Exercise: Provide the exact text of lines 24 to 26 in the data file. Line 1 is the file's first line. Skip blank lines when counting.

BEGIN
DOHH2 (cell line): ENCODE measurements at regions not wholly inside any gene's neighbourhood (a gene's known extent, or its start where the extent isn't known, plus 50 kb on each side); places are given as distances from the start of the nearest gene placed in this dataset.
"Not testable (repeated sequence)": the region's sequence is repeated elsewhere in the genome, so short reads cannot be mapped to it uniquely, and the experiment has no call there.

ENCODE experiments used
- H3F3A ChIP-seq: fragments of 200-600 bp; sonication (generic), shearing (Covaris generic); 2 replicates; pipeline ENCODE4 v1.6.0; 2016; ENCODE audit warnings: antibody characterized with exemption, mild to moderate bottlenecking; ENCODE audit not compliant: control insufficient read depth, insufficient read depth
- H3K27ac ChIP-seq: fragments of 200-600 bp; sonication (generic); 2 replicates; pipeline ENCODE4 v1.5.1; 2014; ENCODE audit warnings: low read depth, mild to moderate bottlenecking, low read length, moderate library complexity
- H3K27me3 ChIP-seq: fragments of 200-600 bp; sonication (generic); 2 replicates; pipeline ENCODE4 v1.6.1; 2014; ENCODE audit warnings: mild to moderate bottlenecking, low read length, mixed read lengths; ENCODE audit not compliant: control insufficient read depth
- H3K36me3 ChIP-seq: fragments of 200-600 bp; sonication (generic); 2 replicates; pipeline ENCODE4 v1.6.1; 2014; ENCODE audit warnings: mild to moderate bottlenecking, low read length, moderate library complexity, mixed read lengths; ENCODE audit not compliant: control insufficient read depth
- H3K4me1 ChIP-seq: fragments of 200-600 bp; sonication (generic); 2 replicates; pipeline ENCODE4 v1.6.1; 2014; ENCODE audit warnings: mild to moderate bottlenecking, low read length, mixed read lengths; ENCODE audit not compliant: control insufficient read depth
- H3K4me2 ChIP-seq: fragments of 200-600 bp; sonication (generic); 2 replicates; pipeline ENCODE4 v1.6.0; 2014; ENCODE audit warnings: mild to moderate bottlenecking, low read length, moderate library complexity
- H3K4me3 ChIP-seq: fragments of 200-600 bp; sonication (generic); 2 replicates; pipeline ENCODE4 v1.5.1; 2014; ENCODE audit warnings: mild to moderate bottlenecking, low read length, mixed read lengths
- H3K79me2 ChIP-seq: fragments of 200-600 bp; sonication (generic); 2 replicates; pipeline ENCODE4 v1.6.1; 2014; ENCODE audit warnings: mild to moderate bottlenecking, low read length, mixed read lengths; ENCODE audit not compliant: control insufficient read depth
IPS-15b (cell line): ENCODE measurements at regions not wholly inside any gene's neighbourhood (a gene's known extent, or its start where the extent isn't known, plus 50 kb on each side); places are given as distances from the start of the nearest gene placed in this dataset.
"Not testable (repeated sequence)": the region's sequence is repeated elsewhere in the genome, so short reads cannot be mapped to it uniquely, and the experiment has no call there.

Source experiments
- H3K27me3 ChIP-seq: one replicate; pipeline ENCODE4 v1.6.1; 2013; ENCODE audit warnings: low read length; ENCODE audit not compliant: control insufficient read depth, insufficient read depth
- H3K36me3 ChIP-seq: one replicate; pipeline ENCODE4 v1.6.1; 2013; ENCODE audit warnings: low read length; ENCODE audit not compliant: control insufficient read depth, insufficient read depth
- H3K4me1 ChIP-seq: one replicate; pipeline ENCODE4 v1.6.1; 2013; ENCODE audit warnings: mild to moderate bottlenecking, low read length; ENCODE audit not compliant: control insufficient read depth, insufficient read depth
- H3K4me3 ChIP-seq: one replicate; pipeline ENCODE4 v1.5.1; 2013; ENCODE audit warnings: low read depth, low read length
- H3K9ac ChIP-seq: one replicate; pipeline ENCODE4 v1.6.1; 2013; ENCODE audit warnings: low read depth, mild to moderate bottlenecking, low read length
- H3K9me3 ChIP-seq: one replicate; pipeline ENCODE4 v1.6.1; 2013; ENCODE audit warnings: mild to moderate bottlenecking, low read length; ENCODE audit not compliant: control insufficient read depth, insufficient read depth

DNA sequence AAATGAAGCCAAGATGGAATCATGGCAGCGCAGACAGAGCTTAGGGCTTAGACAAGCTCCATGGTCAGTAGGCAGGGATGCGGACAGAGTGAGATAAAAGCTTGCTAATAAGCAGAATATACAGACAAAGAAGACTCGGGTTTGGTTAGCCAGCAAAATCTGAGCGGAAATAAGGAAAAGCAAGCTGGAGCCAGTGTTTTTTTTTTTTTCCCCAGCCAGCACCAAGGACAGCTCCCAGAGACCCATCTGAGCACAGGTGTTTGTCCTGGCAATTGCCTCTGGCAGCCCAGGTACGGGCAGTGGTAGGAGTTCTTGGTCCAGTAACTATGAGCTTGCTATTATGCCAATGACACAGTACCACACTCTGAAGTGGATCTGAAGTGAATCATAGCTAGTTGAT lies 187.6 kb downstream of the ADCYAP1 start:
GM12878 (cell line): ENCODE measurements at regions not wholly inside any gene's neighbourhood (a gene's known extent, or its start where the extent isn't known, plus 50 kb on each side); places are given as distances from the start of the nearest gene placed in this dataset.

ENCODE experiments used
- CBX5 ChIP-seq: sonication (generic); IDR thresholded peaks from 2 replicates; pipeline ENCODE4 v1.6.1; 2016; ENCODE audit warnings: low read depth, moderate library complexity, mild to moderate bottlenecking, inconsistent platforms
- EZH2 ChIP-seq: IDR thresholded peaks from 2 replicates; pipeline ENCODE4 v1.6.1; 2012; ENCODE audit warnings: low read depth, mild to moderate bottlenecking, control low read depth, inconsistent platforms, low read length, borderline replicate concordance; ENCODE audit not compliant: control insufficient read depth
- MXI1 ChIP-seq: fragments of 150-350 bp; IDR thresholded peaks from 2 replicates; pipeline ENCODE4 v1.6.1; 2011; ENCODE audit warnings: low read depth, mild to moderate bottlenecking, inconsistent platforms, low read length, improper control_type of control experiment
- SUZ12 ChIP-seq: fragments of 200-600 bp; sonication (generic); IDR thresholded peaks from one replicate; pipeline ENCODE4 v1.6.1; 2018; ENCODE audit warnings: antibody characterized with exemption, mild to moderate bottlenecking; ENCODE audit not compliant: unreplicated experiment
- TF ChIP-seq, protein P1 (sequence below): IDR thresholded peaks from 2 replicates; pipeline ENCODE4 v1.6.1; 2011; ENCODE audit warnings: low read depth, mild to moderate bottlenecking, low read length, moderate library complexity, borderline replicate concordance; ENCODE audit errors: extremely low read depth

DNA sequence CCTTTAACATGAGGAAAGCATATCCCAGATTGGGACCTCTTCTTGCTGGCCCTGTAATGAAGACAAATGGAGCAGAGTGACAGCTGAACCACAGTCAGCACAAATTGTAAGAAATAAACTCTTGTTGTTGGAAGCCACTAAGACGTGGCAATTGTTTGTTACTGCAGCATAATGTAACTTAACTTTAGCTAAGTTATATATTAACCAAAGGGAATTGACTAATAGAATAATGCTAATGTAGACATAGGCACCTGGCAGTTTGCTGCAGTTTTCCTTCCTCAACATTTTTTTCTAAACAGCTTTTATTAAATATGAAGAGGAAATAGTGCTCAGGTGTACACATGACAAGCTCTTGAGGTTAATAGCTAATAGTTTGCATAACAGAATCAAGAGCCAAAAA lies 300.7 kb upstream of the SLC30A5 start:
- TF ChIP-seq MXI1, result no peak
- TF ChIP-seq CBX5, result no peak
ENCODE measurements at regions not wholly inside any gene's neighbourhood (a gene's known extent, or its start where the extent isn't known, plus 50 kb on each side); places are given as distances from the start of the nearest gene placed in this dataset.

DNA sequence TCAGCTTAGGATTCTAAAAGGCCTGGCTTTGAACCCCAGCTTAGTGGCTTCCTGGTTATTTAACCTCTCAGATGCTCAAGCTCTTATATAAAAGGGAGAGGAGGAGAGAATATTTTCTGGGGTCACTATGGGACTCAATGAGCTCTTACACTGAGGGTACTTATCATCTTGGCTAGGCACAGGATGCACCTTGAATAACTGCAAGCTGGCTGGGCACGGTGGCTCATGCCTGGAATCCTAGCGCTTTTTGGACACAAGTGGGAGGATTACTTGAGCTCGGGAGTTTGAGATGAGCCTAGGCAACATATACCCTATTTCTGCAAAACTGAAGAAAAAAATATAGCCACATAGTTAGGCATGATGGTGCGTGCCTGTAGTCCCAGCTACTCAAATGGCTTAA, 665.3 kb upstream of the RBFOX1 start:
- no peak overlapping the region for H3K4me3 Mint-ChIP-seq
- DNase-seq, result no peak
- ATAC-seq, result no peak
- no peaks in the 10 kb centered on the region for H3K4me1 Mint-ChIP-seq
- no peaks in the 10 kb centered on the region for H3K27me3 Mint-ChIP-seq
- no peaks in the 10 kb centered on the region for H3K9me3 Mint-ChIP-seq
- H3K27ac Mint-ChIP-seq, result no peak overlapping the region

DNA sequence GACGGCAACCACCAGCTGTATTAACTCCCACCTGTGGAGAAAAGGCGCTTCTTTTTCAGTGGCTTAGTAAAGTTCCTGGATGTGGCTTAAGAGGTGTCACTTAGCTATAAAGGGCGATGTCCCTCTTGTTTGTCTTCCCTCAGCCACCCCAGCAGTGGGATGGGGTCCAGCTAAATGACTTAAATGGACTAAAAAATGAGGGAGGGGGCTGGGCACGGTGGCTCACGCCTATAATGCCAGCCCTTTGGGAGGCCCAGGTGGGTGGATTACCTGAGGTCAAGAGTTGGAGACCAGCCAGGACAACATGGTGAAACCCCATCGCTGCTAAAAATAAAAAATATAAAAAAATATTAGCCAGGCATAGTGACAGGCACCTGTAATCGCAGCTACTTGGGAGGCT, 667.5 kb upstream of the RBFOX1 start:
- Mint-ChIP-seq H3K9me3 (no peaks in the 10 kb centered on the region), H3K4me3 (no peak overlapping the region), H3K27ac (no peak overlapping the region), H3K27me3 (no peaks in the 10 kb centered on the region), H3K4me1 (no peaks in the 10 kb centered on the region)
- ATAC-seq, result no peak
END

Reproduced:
- CBX5 ChIP-seq: sonication (generic); IDR thresholded peaks from 2 replicates; pipeline ENCODE4 v1.6.1; 2016; ENCODE audit warnings: low read depth, moderate library complexity, mild to moderate bottlenecking, inconsistent platforms
- EZH2 ChIP-seq: IDR thresholded peaks from 2 replicates; pipeline ENCODE4 v1.6.1; 2012; ENCODE audit warnings: low read depth, mild to moderate bottlenecking, control low read depth, inconsistent platforms, low read length, borderline replicate concordance; ENCODE audit not compliant: control insufficient read depth
- MXI1 ChIP-seq: fragments of 150-350 bp; IDR thresholded peaks from 2 replicates; pipeline ENCODE4 v1.6.1; 2011; ENCODE audit warnings: low read depth, mild to moderate bottlenecking, inconsistent platforms, low read length, improper control_type of control experiment